dEDGE Post Scriptum
My initial thoughts were that of disbelief and sadness. It had only been a few weeks since the jubilant and joyous Los Angeles Lakers victory parade past Staples Center down to the Memorial Coliseum celebration, and yet already we’re throwing dirt on Trevor Ariza like a distant memory, faded and eroded into oblivion. Have we forgotten his key plays throughout the playoffs that propelled us into the NBA Finals? Have we disregarded his work ethic over the past summer that enabled him to connect on 47.6% of his three pointers in these same playoffs? Have we as a society, become too concerned with today and tomorrow and have disregarded what had happened yesterday?
Perhaps I could have stomached this better if the deal took place right before training camp. Or if Ariza’s representatives and Mitch Kupchak were embroiled over a bitter dispute over millions of dollars. But what this boils down to was a premeditated stalking by Ron Artest and a backroom handshake that blossomed into Ariza’s departure. Had Ron-Ron possessed any self dignity, he wouldn’t have been following Kobe Bryant around all post-season, or into the showers for that matter… Instead of plotting his revenge with his Rocket teammates, he decided to cast off and jump ship. Hell, if you can’t beat ‘em, you might as well join ‘em.
Tampering issues aside, this deal was brokered by Artest’s persistence. Unfortunately for Ariza, he was caught in the middle with little hope of returning. Could Trevor have accepted the Lakers initial offer? Sure. But come on, who ever say’s yes to the first offer? Do you just plop down the asking price for the car you want even though in your mind there are no other options? Of course not, that would be foolish of you not to try and negotiate. But as soon as Ariza indicated that he wanted to negotiate, he was shown the door in favor of an older model with some dents on the fender and slightly more mileage on the odometer.
I could list a number of reasons why Ron Artest is a better player than Trevor Ariza. I could also, and will probably do so in the not so distant future, write about how Ron Artest single handedly keyed a Lakers victory or clutched one from the hands of defeat. But this is not about Ron Artest. This is about Trevor Ariza and the contributions that he made which helped bring the 2009 NBA Championship to the city of Los Angeles. Without his timely offensive and defensive contributions, the Los Angeles Lakers would not have won the title, let alone, made it past our Western Conference foes.
Do not forget the steal. The Western Conference Finals would have gotten off to a horrible start had Trevor not cut into the passing lane and picked off the inbounds pass to Chauncey Billups. We could easily have been down 0-2 going back to Denver. And again in Game 3 on the road, Ariza picks off a Kenyon Martin inbounds pass and forces Carmelo Anthony to commit his sixth foul putting the Lakers up by 4 with under half a minute to play. He saved two games all by himself.
Do not forget the big shots. The acrobatic windmill jam that posterized Dahntay Jones. The corkscrew slam in traffic. The key treys in Game 5 of the Finals that effectively caused the Orlando Magic to float to the surface, belly-up and eyes closed.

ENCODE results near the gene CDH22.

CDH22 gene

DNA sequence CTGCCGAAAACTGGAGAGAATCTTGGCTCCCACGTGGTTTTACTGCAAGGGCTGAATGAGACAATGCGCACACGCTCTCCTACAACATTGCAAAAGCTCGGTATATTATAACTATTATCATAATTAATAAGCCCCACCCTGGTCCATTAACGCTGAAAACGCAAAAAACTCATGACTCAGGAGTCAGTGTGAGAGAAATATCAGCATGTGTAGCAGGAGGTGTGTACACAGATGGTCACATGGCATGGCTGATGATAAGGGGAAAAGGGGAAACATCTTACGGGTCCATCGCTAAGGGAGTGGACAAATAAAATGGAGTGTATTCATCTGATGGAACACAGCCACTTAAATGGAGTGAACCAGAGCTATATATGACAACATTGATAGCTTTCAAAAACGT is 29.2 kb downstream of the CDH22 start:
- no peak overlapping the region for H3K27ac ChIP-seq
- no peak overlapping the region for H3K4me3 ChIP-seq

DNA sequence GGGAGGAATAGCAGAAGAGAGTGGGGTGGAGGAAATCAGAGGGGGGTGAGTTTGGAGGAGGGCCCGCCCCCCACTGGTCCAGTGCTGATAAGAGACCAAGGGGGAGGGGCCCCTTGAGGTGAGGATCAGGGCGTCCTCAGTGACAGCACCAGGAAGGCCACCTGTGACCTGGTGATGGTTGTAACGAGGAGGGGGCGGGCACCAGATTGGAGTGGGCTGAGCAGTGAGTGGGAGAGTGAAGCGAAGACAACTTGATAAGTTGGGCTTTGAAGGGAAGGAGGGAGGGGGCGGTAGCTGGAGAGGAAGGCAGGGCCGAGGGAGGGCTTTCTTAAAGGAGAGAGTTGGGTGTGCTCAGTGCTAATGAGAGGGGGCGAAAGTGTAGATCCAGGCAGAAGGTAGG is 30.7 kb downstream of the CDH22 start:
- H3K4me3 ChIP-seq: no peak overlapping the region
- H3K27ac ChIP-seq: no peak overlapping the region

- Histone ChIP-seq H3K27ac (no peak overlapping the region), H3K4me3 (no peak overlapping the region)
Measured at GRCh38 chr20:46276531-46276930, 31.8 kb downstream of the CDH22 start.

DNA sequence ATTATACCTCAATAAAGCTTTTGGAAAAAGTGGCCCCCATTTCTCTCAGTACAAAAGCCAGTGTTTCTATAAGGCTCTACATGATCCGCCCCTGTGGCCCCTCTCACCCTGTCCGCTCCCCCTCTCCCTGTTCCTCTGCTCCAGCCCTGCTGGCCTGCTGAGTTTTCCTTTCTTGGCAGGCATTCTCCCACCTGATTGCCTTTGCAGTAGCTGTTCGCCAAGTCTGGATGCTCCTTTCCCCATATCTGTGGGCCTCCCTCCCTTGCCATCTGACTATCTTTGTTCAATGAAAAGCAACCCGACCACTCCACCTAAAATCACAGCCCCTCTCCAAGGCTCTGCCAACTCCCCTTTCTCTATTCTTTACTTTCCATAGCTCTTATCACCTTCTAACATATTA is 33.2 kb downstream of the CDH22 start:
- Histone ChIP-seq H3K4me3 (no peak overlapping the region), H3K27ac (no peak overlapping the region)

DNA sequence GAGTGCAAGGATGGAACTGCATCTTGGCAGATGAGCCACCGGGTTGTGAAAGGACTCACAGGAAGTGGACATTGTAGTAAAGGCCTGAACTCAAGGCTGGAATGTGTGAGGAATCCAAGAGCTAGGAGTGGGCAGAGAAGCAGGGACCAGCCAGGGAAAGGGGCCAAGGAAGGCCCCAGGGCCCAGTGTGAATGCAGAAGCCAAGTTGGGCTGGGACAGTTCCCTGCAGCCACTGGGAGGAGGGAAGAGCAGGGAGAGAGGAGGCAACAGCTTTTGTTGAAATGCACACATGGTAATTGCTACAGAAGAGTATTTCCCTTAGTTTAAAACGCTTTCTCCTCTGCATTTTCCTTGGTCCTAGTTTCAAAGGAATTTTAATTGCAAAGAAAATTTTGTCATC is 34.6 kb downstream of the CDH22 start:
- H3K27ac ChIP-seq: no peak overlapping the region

Do not forget the passion. Head-to-head with Hedo Turkoglu, calmly explaining to the Turkish forward of his impending date with defeat. Eye-to-eye with the entire Portland bench after his near swat on Rudy Fernandez. Barking at Sasha Vujacic for jacking up another selfish shot and not running the intended play.
Do not forget the intangibles. He never complained or created any off-court drama. He did what was asked of him. He was a good teammate and a fierce competitor. He improved over last season and was intent on further improvement. He made big plays amongst a roster full of stars. (Think of the contributions that players like Kurt Rambis, AC Green, and Rick Fox had brought to championship teams of the past.) He did not demand the ball, the limelight, or the attention, but always rose to the occasion.
It’s hard not to cheer for someone who finally makes it, through hard work, perseverance and dedication. It’s even more difficult when that person is homegrown and part of the community. Top it off with the fact that he appears to be a genuine nice guy, and his departure is akin to your best friend moving away clear across town. Sure, we’ll all learn to eventually like the new kid, but this wasn’t a move that Ariza chose to take. He was the jilted lover, the good guy that finished last, the sidekick and the supporting actor. Never truly forgotten, but never truly remembered either.
You want fellows like Ariza to succeed. I’d love for him to score 40 points against his former teammates, but only as long as the Lakers prevail and win the game. I hope he becomes a perennial all-star to prove his doubters wrong, as long as the Lakers keep beating the Rockets. And I hope that he’ll consider coming back home once our replacement model breaks down and it’s time to go car shopping again. Thank you and good luck Trevor Ariza. I for one will not forget you.